I thoroughly believe that Imperial should vote in the upcoming referendum to stay out of NUS. Why? I write as someone who has experience of NUS from being President of Durham Students? Union (DSU). I have only just started at Imperial, but I can speak as someone who was very heavily involved in DSU and had precious few good experiences with the National Union.
There are three core problems with NUS. It doesn?t know what it?s for, it has no forum to decide what it should do and it is incapable of acting when it makes policy decisions. Beyond this, there is a fourth issue that is not so much about the theoretical institution, but the people who are involved. It is highly self-serving, and frequently more concerned with its own internal politics than issues facing students across the UK.
I went to three NUS National conferences ? 2003, 2004 and 2005 ? such are the pleasures of student union presidency. There will be those who will say that Imperial needs a national voice and NUS is where it can achieve it. One visit to NUS National Conference (NC) illustrates how false this is.
My first visit to NUS NC was comparatively better than everyone had told me it would be - sure you had rigged elections, voting cards that you could buy from political factions in return for your support, people on the balcony instructing their faction how to vote, stage occupations, endless procedural motions, votes taking longer than an hour, dismal attendance by the NEC (National Executive Committee - NUS?s top officers), but in comparison to what I was promised this seemed like above par for the course.
Go three times and you realise how entrenched these failings are. Political factions dominate NUS. People grouping together because of a shared-goal of opinions is no bad thing, but at NC all that matters to swathes of the delegates is which faction wins each issue, not the issue/election itself.
Because of the power of the factions, and the amount of noise a small group of students can make, NUS is impotent to represent the "average" (I don?t use this term pejoratively) student. Near riots, screams of "Intimidation!" and farcical votes of no confidence will be brought up at the first mention of the Israel/Palestine occupation, but barely anyone will listen during a student housing debate, and the resolution eventually passed will be so very mundane and anodyne you?ll wonder why you even bothered to vote.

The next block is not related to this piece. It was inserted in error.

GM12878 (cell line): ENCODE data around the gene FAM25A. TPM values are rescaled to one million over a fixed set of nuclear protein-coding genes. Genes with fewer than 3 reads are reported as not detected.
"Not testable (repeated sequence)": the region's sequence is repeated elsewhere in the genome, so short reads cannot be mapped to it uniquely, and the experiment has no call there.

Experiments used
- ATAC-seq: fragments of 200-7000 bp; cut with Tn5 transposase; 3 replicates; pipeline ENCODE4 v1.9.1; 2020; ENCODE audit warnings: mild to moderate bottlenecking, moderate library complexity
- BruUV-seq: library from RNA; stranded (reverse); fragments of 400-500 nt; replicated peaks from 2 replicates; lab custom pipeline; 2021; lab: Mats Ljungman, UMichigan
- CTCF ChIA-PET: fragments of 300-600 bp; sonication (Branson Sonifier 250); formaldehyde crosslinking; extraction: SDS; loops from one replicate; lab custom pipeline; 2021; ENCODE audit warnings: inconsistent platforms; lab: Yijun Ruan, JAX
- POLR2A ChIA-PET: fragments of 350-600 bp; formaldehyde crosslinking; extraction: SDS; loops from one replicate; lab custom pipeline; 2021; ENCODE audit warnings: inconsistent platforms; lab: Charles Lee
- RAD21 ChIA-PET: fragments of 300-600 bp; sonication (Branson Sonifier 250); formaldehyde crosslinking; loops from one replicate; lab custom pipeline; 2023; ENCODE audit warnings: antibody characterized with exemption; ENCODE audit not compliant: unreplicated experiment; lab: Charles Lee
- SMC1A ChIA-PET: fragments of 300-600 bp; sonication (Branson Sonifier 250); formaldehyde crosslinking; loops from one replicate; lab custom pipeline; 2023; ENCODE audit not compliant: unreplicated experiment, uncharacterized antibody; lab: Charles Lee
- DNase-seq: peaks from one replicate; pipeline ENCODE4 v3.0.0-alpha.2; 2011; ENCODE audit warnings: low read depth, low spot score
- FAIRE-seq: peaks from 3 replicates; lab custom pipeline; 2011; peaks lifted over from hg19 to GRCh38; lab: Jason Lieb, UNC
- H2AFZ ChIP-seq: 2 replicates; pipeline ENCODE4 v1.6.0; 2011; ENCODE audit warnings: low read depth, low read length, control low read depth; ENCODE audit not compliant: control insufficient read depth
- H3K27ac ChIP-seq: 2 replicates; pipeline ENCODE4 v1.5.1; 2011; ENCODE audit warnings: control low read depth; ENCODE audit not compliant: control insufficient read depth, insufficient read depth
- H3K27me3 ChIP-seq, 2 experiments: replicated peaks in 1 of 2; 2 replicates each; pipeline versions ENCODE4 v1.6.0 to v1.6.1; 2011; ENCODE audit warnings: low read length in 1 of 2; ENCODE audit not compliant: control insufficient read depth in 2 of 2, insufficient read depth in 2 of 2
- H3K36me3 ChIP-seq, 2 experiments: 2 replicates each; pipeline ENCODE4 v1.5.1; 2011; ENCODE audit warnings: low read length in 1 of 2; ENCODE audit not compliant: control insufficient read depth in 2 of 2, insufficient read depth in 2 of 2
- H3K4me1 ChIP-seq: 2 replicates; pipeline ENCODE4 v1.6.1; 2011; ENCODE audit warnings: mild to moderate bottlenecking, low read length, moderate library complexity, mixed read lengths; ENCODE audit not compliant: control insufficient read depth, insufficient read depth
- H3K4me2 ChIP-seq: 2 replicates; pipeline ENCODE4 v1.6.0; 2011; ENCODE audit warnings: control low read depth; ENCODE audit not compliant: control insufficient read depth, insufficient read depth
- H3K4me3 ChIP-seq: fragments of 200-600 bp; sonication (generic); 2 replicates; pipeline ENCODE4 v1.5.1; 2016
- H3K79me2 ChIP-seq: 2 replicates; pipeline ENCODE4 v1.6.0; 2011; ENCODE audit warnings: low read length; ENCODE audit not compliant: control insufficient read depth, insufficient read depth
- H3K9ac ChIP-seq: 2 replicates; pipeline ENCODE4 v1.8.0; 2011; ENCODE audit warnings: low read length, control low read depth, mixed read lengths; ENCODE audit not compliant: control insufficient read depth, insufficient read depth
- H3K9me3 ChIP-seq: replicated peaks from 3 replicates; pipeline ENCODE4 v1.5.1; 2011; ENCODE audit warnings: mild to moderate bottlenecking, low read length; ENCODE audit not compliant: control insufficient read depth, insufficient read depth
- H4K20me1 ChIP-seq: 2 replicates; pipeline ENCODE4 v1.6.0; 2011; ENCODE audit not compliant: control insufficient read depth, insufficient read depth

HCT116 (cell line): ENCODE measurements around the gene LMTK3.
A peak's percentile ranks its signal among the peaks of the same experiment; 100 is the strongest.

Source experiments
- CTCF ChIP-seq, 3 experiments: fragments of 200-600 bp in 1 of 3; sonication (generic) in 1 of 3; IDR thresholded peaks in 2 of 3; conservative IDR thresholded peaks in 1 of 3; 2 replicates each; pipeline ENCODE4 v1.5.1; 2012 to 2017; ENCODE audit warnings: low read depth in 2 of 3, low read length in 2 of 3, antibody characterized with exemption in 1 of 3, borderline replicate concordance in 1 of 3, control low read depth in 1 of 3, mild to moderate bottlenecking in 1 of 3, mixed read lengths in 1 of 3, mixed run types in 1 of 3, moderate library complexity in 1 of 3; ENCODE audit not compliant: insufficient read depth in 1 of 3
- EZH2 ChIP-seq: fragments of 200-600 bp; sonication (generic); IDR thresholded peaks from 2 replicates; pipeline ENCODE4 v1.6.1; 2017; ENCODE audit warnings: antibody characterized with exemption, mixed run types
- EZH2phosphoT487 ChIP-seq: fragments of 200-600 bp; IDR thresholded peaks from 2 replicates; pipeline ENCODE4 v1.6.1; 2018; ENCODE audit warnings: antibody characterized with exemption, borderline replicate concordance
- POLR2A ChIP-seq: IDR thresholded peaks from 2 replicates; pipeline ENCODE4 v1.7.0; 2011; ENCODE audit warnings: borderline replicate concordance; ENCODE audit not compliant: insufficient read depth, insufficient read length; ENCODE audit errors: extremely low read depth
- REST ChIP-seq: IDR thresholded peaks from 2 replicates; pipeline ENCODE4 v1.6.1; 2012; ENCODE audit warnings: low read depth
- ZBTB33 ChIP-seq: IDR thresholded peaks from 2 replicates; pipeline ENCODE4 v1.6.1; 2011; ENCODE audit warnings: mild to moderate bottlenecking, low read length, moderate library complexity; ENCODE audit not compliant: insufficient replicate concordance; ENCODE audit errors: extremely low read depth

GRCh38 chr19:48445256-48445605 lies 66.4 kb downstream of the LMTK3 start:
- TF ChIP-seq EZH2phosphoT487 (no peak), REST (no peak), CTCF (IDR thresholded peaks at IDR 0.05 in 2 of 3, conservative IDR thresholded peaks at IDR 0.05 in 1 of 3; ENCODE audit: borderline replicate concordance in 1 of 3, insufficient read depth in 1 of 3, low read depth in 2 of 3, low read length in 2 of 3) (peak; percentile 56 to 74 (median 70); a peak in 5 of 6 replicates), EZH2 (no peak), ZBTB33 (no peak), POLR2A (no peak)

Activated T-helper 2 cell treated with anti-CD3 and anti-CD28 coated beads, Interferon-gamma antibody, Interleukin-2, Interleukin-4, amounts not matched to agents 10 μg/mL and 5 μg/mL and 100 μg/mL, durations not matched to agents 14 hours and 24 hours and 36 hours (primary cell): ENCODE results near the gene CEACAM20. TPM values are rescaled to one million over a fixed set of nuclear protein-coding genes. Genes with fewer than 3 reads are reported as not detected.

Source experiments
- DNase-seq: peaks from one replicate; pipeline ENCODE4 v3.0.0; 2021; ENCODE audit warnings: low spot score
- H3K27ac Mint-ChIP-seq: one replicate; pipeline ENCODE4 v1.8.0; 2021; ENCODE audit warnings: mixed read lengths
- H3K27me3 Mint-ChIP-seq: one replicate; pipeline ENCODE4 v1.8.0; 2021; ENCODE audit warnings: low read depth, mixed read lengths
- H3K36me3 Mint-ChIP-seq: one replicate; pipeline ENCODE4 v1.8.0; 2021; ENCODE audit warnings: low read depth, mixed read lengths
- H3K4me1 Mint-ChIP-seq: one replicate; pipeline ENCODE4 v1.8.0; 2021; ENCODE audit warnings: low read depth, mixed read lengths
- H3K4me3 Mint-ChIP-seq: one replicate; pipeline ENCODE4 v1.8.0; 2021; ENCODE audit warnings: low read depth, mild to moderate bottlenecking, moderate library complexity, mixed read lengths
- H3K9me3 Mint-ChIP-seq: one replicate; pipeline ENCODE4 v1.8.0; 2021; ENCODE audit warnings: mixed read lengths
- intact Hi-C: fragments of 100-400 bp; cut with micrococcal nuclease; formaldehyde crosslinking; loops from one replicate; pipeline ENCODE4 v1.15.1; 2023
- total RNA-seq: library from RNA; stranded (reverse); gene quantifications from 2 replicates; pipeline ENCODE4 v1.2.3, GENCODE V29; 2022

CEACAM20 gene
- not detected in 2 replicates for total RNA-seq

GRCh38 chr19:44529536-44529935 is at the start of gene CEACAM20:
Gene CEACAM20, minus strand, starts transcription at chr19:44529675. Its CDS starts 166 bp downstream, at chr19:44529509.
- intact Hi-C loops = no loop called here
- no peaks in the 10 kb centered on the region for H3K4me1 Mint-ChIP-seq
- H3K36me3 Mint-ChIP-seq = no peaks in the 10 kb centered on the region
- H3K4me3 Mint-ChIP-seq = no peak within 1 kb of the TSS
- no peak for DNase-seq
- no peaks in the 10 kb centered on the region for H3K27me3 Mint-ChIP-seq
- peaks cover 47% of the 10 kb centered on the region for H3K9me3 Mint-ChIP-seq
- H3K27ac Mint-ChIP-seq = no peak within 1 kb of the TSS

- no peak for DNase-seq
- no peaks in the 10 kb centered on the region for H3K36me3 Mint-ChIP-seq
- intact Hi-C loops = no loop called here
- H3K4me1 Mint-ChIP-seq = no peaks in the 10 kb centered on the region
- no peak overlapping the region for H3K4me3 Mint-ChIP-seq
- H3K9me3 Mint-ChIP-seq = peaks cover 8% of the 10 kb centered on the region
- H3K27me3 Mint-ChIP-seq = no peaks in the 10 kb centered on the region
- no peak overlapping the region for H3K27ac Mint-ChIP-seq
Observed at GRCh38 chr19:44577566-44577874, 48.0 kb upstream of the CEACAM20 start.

This polarisation extends to NUS's campaigns. The only higher-education funding line NUS will even listen to is the total abolition of fees. This is an attractive argument, but go and speak to MPs and it ruins any chance of a debate ? it made discussion almost impossible when at the Higher Education Act 2004 votes Durham was trying to argue that top-up fees weren?t the way to fund education and we should look at other options, but all the NUS hacks could argue was the same inflexible line - it must be totally free with no payment.
In the three years I was involved the NEC were a supercilious, self-interested group. They would turn up at Durham once in a blue moon, although you will no doubt get the chance to meet many of them in the next few weeks - if there's one thing you can be sure they'll turn up for it's a disaffiliation/affiliation referendum. After this initial flurry, Imperial would see very little input from the NEC, yet we?d be paying them tens of thousands of pounds a year.
In fact finances are a major problem in NUS with many (most?) affiliated institutions underpaying leaving NUS with a massive deficit (the truly incompetent spending of money by the NEC also does little to ameliorate this issue). Even the NUS Treasurer 2004/05 (Martin Ings, an uncharacteristically honest and hard working NEC member) would often look despairing as he read out the latest batch of NUS expenditure.
Surely, though, as I?m sure the pro-camp will rightly say, Imperial needs national representation. Especially as the relationship with the University of London draws to a close, it?s vital we can speak up and be counted.
I couldn?t agree more, but NUS isn?t capable of being that forum. We should look at working with comparable institutions; strong independent unions working together, co-ordinating campaigns and lobbying. We're ideally situated to meet regularly with relevant MPs ? at the mass lobbies of Parliament NUS organises the turnout is often embarrassing ? we will be more effective acting without the cumbersome monolith.
The pro-camp will idealistically talk about the voice NUS will offer us, the solidarity we'll develop, the resources for union officers and the benefits for every student. We are only able, however, to join one version of NUS ? the real-world version, and that couldn't be further from the ideals that it should espouse.
NUS has much to gain from Imperial joining, yet we have little to tempt us bar the chance of 10% off at Topshop. Let?s save our cash, our time and the trips to Blackpool, and instead plough that resource into working actively with other unions and improving services right here.